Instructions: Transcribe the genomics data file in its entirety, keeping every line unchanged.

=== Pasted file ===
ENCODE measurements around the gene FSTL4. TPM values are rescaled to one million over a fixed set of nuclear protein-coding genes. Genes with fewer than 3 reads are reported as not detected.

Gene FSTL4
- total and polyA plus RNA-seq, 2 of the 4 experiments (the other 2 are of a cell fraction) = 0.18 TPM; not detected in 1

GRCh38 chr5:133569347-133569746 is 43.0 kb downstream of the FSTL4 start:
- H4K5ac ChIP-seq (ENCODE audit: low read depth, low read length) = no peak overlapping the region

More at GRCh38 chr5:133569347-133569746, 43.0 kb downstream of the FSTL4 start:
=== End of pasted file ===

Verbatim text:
ENCODE measurements around the gene FSTL4. TPM values are rescaled to one million over a fixed set of nuclear protein-coding genes. Genes with fewer than 3 reads are reported as not detected.

Gene FSTL4
- total and polyA plus RNA-seq, 2 of the 4 experiments (the other 2 are of a cell fraction) = 0.18 TPM; not detected in 1

GRCh38 chr5:133569347-133569746 is 43.0 kb downstream of the FSTL4 start:
- H4K5ac ChIP-seq (ENCODE audit: low read depth, low read length) = no peak overlapping the region

More at GRCh38 chr5:133569347-133569746, 43.0 kb downstream of the FSTL4 start: